In consequence of receiving confirmation various ways of the surrender of Gen. Burgoyne, a number of the sons of liberty in this town, met on the common and expressed their joy by thirteen discharges of cannon, and drinking several toasts. The whole was conducted with a decency suitable to the occasion, and truly characteristic of the supporters of the glorious cause in which we are engaged.
On the same day that Haswell was printing these bare tidbits, in Boston John Gill was printing the entire Articles of Convention, or terms of surrender, for readers of his Continental Journal. That document must have been couriered to Boston by a route that bypassed Worcester.

Monday, October 18, 2021

Joyful News from Saratoga

On 18 Oct 1777, Gen. George Washington issued joyous general orders to the Continental Army outside Philadelphia:
The General has his happiness completed relative to the successes of our northern Army. On the 14th instant, General [John] Burgoyne, and his whole Army, surrendered themselves prisoners of war

Let every face brighten, and every heart expand with grateful Joy and praise to the supreme disposer of all events, who has granted us this signal success—The Chaplains of the army are to prepare short discourses, suited to the joyful occasion to deliver to their several corps and brigades at 5 O’clock this afternoon—

immediately after which, Thirteen pieces of cannon are to be discharged at the park of artillery, to be followed by a feu-de-joy with blank cartridges, or powder, by every brigade and corps of the army, beginning on the right of the front line, and running on to the left of it, and then instantly beginning on the left of the 2nd line, and running to the right of it where it is to end—The Major General of the day will superintend and regulate the feu-de-joy.
According to Col. Timothy Pickering, the chaplains’ sermons were forestalled by a report that “the enemy were marching towards us,” so the soldiers had to muster for battle instead. But “the enemy pretty soon went back to their quarters.”

The evening celebration went on. Over on the British side, Maj. John André wrote in his journal, “at sunset firing was heard in the direction of the Rebel Encampment. This was a feu-de-joie on account of the taking of General Burgoyne and the Northern Army.”

(A feu-de-joie involved soldiers firing their muskets in rapid succession to make a long ratatat-tat-tat sound.)

Washington was especially pleased with that news because his own army was still reeling from losses at Brandywine, Paoli, and Germantown. He had just heard from Gen. Israel Putnam about British forces storming up the Hudson. The last letter he’d received from Gen. Horatio Gates indicated that Gen. Burgoyne’s campaign was still a threat.

Thus, the commander-in-chief was delighted when Putnam passed on a note from Gen. George Clinton in Albany dated 15 October:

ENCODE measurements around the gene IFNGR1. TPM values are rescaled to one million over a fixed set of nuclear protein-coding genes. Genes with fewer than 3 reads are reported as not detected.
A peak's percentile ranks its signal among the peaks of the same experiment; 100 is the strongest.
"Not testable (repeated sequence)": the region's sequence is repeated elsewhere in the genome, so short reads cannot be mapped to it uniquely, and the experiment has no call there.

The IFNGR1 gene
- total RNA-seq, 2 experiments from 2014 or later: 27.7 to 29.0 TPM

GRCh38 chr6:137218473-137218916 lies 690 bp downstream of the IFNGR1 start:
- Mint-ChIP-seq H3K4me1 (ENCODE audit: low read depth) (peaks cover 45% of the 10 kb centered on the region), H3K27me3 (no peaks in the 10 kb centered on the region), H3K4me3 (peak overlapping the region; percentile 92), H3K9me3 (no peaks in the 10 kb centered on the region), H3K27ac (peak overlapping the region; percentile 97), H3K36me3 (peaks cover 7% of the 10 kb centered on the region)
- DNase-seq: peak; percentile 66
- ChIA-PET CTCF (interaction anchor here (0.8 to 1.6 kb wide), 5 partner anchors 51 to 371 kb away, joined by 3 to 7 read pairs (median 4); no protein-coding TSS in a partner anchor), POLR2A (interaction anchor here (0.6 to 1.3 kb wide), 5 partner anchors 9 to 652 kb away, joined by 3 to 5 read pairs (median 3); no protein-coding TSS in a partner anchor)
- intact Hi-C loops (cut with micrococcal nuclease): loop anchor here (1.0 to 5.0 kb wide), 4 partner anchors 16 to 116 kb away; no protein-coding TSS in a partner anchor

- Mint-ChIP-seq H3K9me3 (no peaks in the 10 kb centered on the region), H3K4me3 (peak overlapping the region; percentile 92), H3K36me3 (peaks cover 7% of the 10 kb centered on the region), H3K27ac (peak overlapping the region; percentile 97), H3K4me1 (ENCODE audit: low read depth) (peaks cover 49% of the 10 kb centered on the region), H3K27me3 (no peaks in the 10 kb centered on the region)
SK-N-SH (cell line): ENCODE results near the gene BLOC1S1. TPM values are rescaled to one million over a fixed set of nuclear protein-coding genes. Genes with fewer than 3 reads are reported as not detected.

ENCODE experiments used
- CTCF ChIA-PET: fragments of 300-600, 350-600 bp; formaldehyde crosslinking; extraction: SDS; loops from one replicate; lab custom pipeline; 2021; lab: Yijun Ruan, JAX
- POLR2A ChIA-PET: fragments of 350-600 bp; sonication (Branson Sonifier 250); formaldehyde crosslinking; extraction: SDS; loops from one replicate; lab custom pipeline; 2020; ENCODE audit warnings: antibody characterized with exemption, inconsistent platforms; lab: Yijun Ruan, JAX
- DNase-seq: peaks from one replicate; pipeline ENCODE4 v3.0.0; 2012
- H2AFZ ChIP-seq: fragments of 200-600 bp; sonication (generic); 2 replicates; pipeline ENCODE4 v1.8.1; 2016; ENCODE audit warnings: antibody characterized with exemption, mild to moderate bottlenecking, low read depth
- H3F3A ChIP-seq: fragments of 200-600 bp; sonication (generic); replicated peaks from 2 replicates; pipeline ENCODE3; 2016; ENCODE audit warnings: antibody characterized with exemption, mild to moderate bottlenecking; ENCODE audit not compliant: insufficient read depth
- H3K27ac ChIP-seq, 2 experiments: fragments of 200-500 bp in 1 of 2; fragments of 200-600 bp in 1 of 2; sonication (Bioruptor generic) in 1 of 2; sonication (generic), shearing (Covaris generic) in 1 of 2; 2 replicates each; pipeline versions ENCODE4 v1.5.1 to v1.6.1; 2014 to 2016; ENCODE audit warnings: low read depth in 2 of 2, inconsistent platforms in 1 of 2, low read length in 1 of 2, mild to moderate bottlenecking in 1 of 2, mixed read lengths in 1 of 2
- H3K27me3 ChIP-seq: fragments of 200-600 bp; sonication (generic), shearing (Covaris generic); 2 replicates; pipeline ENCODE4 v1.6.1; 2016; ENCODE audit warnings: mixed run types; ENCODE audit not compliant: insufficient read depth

Last Night at 8 OClock the capitulation whereby Genl Burgoyne and whole Army surrenderd themselves Prisoners of war was sign’d, and this morning they are to march out towards the river above fish Creek with the honors of war (and there ground their Arms) they are from thence to be marched to Massachusets Bay. We congratulate you on this happy event, and remain yrs &c.
In fact, that report was premature. Burgoyne and Gates started talks on 14 October, but it took three days before the British and Hessian soldiers actually surrendered. All the while, Gates was worrying about whether Crown reinforcements might arrive and change Burgoyne’s mind.

Now technically we could say Washington’s army didn’t jump the gun because the British army did surrender on 17 October, one day before the celebrations in Pennsylvania. But Washington was still operating on false information.

Discussing Saratoga gives me leave to note that the national park there has a new Chief of Interpretation starting today. Garrett Cloer previously worked at Minute Man National Historical Park, Independence National Historical Park, and Longfellow House–Washington’s Headquarters National Historical Site, all places with serious Revolutionary history, in addition to his latest posting at the Herbert Hoover Birthplace in Iowa. He’ll be a real asset to Saratoga.

The photo above shows the Saratoga surrender site, which will soon also become part of the national park there. For the past two years that landscape has been managed and upgraded by the Friends of Saratoga Battlefield.

Sunday, October 17, 2021

Maj. Moses Ashley’s Line of Battle Restored

Historic Deerfield just announced that it had conserved a line of battle for Gen. George Washington’s Continental forces drawn up around 1780.

Maj. Moses Ashley (1749-1791) of Westfield was a Yale graduate who joined the fight as a lieutenant in April 1775. In May 1780 he wrote to his commander-in-chief from “the Highlands” in New York asking about a promotion from captain to major. Washington replied that he had to ask his state government.

Heitman’s Register of Officers of the Continental Army says Ashley was major of the 5th Massachusetts Regiment from January 1780 on, so he got his promotion—and got it backdated.